What Our Own Norway Model Has Taught Us About Brexit

Shortly after the Brexit referendum in 2016, here at George P. Johnson we decided to open an office in Norway. Happily, the office has since gone from strength-to-strength, growing 62% in the last year alone. It’s given us a window into the post-Brexit future, and as far as we’re concerned, the situation is far better than many are making it out to be.

With around 150 staff in London, 25% of whom are EU nationals, you might expect us to be nervous, but Norway’s combination of an outward-looking approach, vibrant economy, high standards of living and a relatively clear and simple regulatory environment in which to do business (World Bank “Ease of Doing Business, 2019 ranks Norway No. 7) provides a useful model for British businesses to follow.

Learnings from Norway

There are two key aspects to taking your business into any new market: the cultural and the operational. The cultural side of things will have an almost instant impact on how you do business, but clearly the operations side is the one most affected by the UK’s post-Brexit future.

Norway is a very well-connected EU trading partner. As a current member of the Schengen Area, its immigration boarders are open to the majority of mainland Europeans, in a similar way that they will be in Ireland post Brexit. While common languages and legislation eases the work between our British and Norway offices, Norway has clear red lines that anyone wanting to do business in their market must adhere to. But as long as you’re aware of them, and operate accordingly, they are very much open for business. Both within the EU, and outside it. That last part is key.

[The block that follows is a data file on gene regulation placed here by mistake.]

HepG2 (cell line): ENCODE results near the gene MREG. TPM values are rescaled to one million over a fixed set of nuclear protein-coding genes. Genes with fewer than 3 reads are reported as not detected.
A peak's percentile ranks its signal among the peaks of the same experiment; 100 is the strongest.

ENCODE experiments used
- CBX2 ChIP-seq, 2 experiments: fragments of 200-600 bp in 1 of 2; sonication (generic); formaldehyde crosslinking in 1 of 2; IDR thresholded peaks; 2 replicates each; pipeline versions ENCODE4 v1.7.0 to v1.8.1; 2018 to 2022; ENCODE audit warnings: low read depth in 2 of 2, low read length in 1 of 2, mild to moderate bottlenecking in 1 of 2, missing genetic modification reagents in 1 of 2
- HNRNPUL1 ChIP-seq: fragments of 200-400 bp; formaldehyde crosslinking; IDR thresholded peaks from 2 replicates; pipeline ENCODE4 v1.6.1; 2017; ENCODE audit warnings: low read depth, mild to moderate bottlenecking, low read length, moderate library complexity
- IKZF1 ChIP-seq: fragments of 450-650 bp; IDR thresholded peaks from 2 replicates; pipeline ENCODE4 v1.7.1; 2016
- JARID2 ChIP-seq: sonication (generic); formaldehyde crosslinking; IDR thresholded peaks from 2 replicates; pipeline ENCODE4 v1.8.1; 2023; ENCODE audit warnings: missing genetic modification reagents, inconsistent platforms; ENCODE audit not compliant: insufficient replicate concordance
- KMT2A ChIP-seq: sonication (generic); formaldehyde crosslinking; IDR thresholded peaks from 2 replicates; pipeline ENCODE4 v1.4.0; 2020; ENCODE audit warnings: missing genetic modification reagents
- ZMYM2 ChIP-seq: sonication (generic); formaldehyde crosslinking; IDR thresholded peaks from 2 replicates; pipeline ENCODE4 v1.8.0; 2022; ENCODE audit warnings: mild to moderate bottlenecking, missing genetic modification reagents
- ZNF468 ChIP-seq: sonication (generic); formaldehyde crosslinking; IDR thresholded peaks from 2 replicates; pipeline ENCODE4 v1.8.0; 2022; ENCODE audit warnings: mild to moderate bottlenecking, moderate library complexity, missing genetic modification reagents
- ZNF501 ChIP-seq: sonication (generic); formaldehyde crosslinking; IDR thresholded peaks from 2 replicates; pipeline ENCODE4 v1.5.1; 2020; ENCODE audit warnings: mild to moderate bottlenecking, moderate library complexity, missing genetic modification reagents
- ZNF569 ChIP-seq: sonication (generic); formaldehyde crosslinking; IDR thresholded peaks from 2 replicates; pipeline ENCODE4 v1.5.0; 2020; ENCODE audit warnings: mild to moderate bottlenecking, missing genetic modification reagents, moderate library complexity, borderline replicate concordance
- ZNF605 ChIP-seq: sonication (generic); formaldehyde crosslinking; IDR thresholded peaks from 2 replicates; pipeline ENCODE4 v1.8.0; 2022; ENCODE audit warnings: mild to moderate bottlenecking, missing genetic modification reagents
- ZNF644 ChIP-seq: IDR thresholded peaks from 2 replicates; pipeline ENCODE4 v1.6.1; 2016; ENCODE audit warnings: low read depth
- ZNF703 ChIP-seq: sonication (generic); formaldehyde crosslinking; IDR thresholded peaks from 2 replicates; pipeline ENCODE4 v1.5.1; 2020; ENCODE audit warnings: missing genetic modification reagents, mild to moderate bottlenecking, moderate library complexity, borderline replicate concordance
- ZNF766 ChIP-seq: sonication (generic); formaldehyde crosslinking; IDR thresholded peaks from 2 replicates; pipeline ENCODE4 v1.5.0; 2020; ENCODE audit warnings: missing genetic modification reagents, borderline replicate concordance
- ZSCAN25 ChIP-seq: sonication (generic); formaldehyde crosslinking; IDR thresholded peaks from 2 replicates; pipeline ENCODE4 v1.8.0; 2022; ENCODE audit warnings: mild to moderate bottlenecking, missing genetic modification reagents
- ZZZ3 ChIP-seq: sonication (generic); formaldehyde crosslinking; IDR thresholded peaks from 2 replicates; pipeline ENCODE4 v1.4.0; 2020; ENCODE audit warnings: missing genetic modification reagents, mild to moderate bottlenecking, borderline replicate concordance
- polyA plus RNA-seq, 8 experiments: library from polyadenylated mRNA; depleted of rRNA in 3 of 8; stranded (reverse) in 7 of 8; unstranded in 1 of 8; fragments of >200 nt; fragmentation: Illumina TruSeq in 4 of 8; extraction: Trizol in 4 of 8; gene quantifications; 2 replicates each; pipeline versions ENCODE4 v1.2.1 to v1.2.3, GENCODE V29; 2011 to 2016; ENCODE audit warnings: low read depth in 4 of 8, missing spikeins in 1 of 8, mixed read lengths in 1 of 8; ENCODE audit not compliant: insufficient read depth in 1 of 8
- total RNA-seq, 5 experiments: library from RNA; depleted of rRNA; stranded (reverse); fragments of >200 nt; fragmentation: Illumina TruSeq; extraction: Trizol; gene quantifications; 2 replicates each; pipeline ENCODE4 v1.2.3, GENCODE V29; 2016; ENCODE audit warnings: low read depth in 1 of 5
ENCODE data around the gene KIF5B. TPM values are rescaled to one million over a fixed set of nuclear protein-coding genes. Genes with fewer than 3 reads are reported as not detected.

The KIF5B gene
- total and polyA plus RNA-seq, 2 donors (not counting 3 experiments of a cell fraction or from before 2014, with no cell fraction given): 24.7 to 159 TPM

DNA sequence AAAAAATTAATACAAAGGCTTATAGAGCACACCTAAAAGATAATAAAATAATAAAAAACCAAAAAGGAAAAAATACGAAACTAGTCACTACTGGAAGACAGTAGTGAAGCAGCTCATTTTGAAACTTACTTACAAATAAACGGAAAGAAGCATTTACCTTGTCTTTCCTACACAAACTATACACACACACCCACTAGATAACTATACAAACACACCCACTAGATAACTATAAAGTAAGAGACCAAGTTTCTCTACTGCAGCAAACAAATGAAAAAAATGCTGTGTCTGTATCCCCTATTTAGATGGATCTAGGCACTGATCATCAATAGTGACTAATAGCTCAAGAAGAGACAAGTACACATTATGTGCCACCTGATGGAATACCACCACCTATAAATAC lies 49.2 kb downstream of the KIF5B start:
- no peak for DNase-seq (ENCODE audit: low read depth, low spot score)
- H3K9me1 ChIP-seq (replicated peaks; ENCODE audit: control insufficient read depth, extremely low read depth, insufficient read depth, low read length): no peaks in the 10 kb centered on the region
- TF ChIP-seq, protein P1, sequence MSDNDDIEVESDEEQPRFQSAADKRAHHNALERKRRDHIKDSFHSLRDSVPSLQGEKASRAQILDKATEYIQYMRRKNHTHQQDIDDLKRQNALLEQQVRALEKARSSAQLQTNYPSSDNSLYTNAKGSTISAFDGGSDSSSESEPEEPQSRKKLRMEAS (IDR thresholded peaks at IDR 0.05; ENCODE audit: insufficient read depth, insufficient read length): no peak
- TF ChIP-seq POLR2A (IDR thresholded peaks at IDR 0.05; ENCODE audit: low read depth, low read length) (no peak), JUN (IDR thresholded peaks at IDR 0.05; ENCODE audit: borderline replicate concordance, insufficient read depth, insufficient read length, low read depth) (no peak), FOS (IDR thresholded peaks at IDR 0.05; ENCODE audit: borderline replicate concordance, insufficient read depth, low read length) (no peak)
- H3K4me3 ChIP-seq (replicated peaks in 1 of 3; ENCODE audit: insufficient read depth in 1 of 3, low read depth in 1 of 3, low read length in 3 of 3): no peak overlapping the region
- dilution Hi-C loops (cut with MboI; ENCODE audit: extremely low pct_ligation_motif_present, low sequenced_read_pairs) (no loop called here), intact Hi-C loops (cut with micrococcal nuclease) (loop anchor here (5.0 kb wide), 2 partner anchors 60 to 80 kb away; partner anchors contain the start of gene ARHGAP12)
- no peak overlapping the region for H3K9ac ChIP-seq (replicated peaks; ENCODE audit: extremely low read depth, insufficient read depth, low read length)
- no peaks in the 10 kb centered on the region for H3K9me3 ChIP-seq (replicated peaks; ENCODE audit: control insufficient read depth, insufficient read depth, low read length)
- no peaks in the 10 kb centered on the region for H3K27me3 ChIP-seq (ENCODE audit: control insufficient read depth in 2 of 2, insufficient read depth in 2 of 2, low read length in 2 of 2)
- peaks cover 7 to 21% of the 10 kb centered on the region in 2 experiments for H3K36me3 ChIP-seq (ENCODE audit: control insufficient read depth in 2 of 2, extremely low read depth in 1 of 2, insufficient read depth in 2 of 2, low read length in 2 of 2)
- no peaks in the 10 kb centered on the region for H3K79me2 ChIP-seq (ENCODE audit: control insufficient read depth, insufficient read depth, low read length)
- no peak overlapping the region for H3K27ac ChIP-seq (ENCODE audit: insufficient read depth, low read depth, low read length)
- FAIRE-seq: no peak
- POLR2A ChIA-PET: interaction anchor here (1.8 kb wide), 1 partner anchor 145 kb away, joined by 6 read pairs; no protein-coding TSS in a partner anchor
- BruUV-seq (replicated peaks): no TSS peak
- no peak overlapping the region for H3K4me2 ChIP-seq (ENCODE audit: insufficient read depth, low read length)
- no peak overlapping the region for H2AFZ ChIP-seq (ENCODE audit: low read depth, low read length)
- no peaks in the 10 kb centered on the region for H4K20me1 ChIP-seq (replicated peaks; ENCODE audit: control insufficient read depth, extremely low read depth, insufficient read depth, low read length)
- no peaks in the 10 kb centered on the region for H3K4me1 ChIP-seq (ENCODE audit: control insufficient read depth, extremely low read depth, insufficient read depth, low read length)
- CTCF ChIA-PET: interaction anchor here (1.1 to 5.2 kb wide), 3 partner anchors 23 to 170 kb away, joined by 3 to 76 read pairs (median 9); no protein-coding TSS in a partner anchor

From a cultural point of view Norway has a legacy of being outward looking, it’s been interesting to see this dynamic at work first-hand. There are many similarities between our British and Norway offices, despite the fact that the London team is 10 times the size.

Norway is great at leveraging the resources it has at its disposal, both within its own boundaries and internationally. It has identified its strengths, built industry leading capability on home soil, then sold this into new markets. This offers an interesting parallel, because it’s exactly what British companies will need to do more of post-Brexit. British businesses will need to learn how to be both strong on home turf and entrepreneurially confident elsewhere.

Genuinely attractive markets

Don’t be afraid of markets that might appear challenging from an initial cost-base point of view. Opening our Norway office was a relatively intuitive decision. Such an expensive place to operate might not be an obvious choice for expansion, and for us an important founding client was the initial reason we established GPJ Oslo, but we were also taking a longer-term holistic approach. Norway is only expensive as a function of its successful and growing economy, which means a high standard of living. This in-turn leads to high levels of entrepreneurship, all of which delivers a strong business development pipeline throughout the Nordics – which our new office is benefiting from.